Even nowadays most careers in making art move along, whether chugging or zooming, on trajectories that haven’t changed greatly since Giorgio Vasari’s Lives of the Artists, meaning there’s the grind of schooling, sometimes followed by an apprenticeship, then by setting up a stand of your own. But in our times of galloping cultural melt, that’s no longer necessarily so. Some segue into art out of other art-like careers, such as architecture, but a few become artists – good ones even – by an act of will or by accident of positioning. And then there’s MeLo-X.
MeLo-X grew up in Brooklyn. His earliest career move was to tape goings-on around him, like TV shows. He was, he thinks, about six at the time. He persevered as he pressed on into his teens and began molding his materials into sounds of his own.
A lot of kids you knew must have been doing the same, I suggested.
So just when did he figure that his future might lie in that direction?
“When people told me that what I was doing sounded good.”
Melo-X learned the A to Z of production at the Institute of Audio Research but he was also focusing upon and involving himself with visual elements almost as soon as he was making the music. “I picked up stuff from friends who had been to art school,” he says. There was also the Golden Age of Album Covers to draw on. “I’m from the CD generation,” he says. “But I was DJ-ing and working with vinyl.” So naturally he would design album covers of his own. MeLo-X is now in the eighth years of a career which includes production, live performances and video. His references would seem to include Surrealism and the deadpan nonchalance of France’s Nouvelle Vague. But there’s nothing much here which would prepare one for A Movement in Africa, the suite of photographs he took on a 2012 trip to Equatorial Guinea.
Some background. There was a Good Cause, the trip having been put together by Kenji Summers, the founder of Passport Life, which he set up to make it easier for Third World kids to get travel documentation. The group, aside from MeLo-X and Summers himself, consisted of Moruf, Mara Hruby, Kwasi Kessie, Trae Harris, Jesse Boykins III, Jarrett Woo, GFC Saint and Street Etiquette, aka Travis Gumbs and Joshua Kissi. And the reportage of MeLo-X on the goings-on was first exhibited in March at the huge new Sean Kelly Gallery in Manhattan’s currently white-hot nabe, Hudson Yards.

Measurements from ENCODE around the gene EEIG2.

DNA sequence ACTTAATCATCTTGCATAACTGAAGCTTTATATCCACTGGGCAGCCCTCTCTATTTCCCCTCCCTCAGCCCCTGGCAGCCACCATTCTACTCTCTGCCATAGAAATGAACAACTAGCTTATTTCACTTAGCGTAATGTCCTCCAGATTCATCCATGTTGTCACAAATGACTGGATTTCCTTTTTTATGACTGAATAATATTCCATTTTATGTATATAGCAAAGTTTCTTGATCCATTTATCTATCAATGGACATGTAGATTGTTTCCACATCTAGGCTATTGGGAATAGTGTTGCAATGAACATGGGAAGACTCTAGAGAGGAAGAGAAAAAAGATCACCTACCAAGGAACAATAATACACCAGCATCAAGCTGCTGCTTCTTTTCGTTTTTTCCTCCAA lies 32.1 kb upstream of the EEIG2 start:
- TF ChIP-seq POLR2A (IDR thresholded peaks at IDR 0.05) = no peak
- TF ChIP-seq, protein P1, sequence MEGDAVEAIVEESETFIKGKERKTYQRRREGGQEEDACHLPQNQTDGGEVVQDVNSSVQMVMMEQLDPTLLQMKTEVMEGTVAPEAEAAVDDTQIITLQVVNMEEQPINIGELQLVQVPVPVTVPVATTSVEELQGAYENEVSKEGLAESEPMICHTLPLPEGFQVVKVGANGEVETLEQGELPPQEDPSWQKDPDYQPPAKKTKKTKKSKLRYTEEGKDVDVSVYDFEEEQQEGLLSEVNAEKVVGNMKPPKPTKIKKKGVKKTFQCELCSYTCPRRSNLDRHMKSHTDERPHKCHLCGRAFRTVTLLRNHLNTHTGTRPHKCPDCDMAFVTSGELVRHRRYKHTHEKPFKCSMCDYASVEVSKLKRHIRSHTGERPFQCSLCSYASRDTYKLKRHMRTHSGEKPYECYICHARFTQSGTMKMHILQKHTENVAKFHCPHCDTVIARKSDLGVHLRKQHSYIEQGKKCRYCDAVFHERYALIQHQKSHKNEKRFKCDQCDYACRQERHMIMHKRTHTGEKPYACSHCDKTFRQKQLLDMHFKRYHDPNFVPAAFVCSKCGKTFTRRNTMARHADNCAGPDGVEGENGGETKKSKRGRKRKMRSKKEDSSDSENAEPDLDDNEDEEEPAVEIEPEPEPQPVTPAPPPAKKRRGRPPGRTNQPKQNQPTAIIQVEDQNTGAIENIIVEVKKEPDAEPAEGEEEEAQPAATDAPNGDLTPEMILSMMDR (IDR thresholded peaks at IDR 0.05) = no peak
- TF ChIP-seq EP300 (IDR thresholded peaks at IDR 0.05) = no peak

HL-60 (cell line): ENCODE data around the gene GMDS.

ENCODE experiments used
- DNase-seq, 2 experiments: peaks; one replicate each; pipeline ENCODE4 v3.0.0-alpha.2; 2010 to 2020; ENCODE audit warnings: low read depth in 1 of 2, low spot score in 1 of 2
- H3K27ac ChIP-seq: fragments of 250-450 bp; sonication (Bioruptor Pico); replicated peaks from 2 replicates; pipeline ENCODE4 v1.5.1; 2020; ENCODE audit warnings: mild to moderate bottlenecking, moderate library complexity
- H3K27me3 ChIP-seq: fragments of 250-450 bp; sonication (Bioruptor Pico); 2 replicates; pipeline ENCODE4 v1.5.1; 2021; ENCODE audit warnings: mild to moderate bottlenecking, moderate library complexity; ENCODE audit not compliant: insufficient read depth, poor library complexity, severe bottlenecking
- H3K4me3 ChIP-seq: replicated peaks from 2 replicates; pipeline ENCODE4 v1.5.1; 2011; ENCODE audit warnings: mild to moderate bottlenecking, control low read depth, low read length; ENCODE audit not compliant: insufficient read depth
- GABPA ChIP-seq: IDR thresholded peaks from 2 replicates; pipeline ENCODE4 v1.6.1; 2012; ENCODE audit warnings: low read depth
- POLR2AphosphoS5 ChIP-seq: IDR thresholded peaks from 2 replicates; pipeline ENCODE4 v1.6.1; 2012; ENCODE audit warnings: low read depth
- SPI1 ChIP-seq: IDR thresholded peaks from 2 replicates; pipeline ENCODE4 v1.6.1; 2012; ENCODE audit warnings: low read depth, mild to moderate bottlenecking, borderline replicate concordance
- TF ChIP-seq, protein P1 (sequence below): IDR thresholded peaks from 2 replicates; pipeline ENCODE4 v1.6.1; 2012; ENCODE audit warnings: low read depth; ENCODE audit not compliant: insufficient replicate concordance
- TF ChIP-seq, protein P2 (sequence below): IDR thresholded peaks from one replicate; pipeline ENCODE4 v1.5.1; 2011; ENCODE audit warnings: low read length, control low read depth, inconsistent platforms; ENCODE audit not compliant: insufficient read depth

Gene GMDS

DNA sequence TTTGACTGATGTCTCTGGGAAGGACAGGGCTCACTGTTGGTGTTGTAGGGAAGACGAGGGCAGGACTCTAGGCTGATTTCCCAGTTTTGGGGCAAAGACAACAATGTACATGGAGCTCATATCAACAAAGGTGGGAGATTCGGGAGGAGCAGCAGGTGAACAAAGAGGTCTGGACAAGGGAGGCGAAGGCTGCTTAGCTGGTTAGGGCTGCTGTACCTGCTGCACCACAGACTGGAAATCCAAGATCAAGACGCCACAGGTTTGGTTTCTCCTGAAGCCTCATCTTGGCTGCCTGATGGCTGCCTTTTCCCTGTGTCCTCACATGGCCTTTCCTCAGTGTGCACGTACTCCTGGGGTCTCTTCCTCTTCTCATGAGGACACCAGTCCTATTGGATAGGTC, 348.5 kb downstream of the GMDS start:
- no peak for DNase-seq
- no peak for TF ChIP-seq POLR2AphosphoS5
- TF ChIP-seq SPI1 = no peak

You can see the pictures here. Take another look. They are kind of radical, I think.
Photography is not generally a medium for metaphor. Forget A plus B equals C. It delivers a message. You want to tell us about people in need, show us people in need. Think Dorothea Lange, Now Let Us Praise Famous Men. Or there was another available strategy: Black Americans encounter Africa. I was out here many decades ago when Stokely Carmichael, a marquee name amongst activists, arrived and it was a rich situation.
None of this seems to have interested MeLo-X. Yes, there’s an infant in one of the pictures. But squatting on a sidewalk, looking content. Hello shows a guy from the back. He is walking down what looks like a corridor in an air terminal. Like a tourist snap. A group of guys are on a sandy beach, chucking stones into the sea. A jar on (the same?) beach is filled with pink shells. There’s a black-and-white of a prayer meeting. One curious shot – an accident perhaps? – shows a man whose head and arm are mostly dissolved into trees but whose white shirt is a vivid presence. A young woman backgrounded by bush leans against a rope bridge which could just pass as a boxing ring. That pic is titled Humble in the Jungle. Get it? Some of the individuals in the shots are ignoring MeLo-X. A few seem unfriendly, if anything, One shot has no people, just two mighty trees.
The pictures seem ego-less, not imprinted with a style but are definitely not infected with anomie. It’s more like a relaxed aesthetic that strips photographs of their propaganda, their tendency to poke you in the eye. There is some likeness to the otherwise very different work of William Eggleston and Jurgen Teller here. As I said, radical. And also it’s as if MeLo-X has found in the art world an interesting new way to channel his broader energies. Indeed the last thing he told me indicated just that. “I may have my next project repped by an art gallery,” he said. It did not seem an off-hand remark.
A Movement in Africa: Images by MeLo-X. Courtesy of Sean Kelly Gallery